First step is to simply give the pipeline a name. CodePipeline can automatically create an IAM role with the required permissions. Required permissions are not really clear at this point as we haven’t connected any of the services yet. That’s why it’s very useful to keep the “Allow AWS CodePipeline to create a service role so it can be used with this new pipeline” checkbox ticked.

Step 2: Add source

Next, we choose the source provider. In this example, I will use CodeCommit. It also support Amazon ECR, Amazon S3 and GitHub.

At this stage, by using CloudWatch events we can automatically start the build. This option os provided because CodeCommit is an AWS service. If you choose GitHub as your provider you’ll see GitHub webhooks which do the same job.

Step 3: Add build

By default two build services are supported: CodeBuild and Jenkins. It’s easier to connect to CodeBuild as you just have to select your build project from the dropdown list:

You can also choose to skip this stage. If you are copying static assets from an S3 bucket for instance you wouldn’t need to build anything and would choose to skip this stage.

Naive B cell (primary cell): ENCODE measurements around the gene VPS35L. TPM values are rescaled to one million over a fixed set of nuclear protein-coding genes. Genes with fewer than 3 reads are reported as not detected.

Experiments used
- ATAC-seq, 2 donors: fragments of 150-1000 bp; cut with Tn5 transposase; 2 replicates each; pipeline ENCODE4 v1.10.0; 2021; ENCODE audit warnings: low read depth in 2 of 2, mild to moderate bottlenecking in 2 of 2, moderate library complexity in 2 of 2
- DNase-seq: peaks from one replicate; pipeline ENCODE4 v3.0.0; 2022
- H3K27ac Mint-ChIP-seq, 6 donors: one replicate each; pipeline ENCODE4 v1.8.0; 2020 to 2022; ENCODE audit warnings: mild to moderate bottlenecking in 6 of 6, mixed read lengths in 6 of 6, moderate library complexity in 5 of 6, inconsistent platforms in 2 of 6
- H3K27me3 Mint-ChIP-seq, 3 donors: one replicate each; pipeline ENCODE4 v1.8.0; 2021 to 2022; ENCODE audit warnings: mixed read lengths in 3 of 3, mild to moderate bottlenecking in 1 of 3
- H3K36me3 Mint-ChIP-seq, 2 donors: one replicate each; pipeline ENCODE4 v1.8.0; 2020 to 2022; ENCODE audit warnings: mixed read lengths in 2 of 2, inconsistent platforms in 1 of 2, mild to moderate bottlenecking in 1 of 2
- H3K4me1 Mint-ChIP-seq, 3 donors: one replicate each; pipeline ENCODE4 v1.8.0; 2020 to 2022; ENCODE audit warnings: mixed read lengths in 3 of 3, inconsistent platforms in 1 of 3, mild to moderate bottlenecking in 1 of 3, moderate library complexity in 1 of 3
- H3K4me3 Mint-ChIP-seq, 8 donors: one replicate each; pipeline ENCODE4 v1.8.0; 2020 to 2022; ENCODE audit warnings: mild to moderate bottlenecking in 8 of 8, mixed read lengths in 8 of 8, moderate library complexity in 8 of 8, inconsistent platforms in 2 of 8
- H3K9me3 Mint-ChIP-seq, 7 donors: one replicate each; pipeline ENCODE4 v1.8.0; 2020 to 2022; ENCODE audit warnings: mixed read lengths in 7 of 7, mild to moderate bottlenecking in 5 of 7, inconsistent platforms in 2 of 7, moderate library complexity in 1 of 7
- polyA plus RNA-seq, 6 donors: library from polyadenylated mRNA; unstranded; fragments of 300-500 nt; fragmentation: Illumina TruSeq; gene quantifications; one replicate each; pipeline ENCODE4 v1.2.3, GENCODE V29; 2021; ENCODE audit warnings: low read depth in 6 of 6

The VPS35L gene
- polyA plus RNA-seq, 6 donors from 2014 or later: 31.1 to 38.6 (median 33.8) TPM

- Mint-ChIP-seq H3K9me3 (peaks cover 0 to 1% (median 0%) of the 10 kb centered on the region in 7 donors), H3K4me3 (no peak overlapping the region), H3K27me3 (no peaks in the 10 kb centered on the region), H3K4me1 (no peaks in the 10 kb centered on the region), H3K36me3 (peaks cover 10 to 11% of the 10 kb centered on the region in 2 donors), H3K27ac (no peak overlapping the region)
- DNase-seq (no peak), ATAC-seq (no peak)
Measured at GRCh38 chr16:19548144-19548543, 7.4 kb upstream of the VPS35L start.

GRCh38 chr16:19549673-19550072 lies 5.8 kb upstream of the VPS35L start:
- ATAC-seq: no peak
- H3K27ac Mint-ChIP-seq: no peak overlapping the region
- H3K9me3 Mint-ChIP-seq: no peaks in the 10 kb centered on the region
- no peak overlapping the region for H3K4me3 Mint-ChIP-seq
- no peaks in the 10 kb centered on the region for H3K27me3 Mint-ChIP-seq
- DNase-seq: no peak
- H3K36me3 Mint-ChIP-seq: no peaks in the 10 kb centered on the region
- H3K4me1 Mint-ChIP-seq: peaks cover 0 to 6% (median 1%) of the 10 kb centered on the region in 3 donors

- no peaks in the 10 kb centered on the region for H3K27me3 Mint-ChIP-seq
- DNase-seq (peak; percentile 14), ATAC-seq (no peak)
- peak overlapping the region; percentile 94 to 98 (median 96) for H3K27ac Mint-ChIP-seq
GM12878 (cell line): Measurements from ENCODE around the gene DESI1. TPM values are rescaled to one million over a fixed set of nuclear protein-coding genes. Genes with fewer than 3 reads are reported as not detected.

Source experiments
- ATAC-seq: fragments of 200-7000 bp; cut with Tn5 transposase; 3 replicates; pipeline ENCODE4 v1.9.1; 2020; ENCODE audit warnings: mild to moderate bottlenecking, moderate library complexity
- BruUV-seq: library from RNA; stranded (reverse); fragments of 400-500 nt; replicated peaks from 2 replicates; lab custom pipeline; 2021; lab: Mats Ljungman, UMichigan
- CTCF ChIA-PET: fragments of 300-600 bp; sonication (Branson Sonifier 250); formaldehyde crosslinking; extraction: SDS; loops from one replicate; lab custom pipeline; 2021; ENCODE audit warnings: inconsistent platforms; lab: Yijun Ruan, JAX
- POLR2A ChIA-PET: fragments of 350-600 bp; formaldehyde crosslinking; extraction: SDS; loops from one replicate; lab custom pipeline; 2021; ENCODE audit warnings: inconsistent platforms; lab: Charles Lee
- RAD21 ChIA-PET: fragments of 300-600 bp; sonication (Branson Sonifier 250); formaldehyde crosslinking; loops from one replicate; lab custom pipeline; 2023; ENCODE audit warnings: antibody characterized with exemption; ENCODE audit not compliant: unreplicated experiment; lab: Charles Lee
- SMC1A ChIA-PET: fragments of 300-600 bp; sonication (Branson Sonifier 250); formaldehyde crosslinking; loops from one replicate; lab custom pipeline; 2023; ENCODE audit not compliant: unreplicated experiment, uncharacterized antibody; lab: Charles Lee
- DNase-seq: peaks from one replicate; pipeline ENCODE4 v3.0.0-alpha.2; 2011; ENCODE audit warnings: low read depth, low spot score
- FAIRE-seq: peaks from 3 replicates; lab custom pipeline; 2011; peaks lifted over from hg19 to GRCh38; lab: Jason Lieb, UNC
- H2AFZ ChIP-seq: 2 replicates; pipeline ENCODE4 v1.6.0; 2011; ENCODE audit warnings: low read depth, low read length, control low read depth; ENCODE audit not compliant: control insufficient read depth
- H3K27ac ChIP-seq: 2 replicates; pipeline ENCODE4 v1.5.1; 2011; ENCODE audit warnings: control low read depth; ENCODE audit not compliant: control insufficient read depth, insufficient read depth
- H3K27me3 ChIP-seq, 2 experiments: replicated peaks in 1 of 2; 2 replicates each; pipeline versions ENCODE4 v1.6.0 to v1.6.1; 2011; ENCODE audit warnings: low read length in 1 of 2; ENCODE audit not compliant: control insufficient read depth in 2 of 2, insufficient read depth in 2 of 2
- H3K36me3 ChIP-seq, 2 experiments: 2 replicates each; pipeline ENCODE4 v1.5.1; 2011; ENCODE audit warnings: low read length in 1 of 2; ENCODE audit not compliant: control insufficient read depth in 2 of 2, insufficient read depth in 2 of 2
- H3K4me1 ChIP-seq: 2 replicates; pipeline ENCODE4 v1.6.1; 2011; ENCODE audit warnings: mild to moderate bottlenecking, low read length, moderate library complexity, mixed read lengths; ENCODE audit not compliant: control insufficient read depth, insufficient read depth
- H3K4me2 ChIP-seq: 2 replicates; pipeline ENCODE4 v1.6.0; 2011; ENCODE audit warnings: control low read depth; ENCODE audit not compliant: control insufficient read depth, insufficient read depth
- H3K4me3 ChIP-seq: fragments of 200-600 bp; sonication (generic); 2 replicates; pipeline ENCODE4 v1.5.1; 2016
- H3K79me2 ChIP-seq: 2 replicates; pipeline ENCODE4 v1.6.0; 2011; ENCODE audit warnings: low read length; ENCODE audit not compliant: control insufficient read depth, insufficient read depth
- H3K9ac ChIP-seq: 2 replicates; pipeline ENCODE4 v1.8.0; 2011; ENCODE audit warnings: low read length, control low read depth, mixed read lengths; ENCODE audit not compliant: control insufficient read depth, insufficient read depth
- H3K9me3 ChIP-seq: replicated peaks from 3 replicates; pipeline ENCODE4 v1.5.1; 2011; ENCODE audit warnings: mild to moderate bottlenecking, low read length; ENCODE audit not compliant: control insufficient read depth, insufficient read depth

Step 4: Add deployment

At deployment stage, we have quite a few options:

As stated before, I will use the CodeDeploy deployment I created before:

Finally we review and create the pipeline.

Troubleshooting the pipeline

Even though my CodeBuild and CodeDeploy projects succeeded, running the CodePipeline at this point fails. The reason for this error is CodePipeline creates its own S3 bucket and CodeDeploy agent needs access to that bucket as well to be able to download the deployment artifacts. So I had to modify my policy as such:

{
  "Version": "2012-10-17",
  "Statement": [
    {
      "Effect": "Allow",
      "Action": [
        "s3:Get*",
        "s3:List*"
      ],
      "Resource": [
        "arn:aws:s3:::replace-with-your-s3-bucket-name/*",
        "arn:aws:s3:::aws-codedeploy-us-east-1/*",
        "arn:aws:s3:::codepipeline-us-east-1-XXXXXXXXXXX/*"
      ]
    }
  ]
}

See it in action

After fixing the policy I retried the deployment (which creates a new deployment, doesn’t actually retry the failed one)

Conclusion

In this mini-series, I investigated creating a full pipeline using AWS developer services. In future posts I will delve deeper into these services and start using other complementary services as well.

Resources